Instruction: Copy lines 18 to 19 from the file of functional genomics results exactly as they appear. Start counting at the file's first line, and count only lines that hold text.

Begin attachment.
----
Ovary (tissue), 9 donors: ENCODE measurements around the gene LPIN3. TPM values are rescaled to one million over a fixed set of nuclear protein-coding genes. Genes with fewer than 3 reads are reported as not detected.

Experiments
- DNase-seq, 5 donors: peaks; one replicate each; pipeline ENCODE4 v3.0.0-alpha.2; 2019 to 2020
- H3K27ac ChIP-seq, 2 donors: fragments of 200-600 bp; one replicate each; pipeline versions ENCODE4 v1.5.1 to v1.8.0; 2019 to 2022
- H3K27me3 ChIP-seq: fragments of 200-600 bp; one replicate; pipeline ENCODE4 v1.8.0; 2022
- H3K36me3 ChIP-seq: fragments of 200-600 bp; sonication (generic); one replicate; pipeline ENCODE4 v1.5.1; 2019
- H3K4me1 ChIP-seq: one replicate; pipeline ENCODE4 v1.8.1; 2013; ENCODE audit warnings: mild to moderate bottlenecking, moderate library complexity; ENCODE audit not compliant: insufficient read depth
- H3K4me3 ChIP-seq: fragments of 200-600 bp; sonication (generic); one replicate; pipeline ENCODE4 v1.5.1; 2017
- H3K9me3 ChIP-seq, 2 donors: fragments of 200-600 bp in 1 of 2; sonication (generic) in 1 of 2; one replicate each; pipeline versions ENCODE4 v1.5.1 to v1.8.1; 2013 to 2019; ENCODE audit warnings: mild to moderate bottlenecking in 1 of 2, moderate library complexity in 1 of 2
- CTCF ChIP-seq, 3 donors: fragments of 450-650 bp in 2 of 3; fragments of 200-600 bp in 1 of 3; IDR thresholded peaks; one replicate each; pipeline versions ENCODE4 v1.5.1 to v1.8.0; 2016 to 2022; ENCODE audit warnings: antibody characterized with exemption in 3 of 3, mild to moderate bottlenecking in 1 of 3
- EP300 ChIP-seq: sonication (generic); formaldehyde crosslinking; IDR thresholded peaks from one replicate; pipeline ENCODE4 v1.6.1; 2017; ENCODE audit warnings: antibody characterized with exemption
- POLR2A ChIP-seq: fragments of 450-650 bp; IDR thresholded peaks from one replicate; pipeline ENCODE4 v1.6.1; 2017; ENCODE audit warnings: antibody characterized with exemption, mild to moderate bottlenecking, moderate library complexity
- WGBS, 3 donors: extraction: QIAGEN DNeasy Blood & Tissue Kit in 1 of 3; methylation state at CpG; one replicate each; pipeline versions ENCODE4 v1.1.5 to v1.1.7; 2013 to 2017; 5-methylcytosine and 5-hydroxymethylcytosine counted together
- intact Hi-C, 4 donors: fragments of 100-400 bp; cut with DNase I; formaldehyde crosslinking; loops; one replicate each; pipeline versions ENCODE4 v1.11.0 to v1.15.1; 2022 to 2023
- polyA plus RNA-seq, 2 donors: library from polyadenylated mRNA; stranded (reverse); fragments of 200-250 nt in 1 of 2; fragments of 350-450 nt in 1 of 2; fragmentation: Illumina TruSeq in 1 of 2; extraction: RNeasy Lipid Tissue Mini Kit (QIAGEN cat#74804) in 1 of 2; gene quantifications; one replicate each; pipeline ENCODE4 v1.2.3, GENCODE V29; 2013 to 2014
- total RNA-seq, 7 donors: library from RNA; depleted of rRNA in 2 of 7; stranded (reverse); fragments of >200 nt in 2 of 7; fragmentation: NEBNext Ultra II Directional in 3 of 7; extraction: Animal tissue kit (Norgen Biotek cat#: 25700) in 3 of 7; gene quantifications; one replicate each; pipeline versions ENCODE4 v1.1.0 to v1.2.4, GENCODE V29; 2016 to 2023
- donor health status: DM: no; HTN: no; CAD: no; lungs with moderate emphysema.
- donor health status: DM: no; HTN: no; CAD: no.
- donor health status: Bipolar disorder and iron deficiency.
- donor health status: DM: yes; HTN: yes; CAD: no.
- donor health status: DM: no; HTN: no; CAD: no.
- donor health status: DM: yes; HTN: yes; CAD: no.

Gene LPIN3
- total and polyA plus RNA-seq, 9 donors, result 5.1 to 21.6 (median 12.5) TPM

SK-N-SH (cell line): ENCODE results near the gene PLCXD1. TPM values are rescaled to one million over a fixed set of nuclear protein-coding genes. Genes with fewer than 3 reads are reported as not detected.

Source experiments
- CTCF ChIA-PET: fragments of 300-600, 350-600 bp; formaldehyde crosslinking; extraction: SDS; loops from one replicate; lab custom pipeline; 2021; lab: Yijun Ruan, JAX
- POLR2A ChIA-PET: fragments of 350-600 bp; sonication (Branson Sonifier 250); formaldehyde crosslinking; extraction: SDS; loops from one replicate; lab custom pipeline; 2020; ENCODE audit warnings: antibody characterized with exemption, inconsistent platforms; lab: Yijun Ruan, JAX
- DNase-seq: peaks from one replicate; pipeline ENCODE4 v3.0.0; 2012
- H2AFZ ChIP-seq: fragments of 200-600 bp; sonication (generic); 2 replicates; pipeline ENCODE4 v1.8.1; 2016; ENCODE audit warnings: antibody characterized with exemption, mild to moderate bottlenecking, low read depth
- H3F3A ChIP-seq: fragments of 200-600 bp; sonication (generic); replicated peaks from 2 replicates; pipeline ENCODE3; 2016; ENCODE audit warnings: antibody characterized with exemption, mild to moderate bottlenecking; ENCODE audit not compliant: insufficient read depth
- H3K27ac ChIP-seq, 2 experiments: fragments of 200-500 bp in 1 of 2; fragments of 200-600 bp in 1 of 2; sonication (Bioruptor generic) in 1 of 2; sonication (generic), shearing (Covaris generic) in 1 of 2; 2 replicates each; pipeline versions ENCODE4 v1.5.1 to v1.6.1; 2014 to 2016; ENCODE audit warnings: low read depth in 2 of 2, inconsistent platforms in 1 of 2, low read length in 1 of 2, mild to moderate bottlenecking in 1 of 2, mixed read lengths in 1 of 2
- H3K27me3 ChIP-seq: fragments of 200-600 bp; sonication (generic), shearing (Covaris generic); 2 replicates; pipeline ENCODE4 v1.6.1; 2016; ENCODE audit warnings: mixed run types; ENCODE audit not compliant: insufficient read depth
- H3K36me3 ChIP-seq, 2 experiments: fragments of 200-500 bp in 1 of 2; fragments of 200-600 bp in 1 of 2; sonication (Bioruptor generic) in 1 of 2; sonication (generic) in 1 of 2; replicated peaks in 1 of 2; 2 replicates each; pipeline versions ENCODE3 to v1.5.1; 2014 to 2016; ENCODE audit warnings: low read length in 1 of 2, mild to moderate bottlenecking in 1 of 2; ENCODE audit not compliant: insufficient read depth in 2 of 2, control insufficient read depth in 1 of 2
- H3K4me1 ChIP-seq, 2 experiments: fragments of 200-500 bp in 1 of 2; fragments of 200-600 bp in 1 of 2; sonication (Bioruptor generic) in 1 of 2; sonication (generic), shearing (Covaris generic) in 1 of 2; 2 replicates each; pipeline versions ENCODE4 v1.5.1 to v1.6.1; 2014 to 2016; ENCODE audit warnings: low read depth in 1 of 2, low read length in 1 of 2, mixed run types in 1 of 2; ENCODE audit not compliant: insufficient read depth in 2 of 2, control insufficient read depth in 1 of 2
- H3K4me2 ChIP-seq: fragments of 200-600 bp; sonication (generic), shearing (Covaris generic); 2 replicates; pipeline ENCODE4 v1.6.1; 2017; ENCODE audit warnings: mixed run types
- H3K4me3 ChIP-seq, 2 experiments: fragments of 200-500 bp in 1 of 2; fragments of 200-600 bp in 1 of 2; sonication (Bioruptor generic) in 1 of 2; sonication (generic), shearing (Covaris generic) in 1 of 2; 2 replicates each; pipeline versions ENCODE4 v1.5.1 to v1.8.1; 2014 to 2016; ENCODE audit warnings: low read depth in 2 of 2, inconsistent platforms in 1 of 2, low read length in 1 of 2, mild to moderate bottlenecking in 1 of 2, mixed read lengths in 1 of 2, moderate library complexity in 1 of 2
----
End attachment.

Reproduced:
- donor health status: DM: no; HTN: no; CAD: no.
- donor health status: Bipolar disorder and iron deficiency.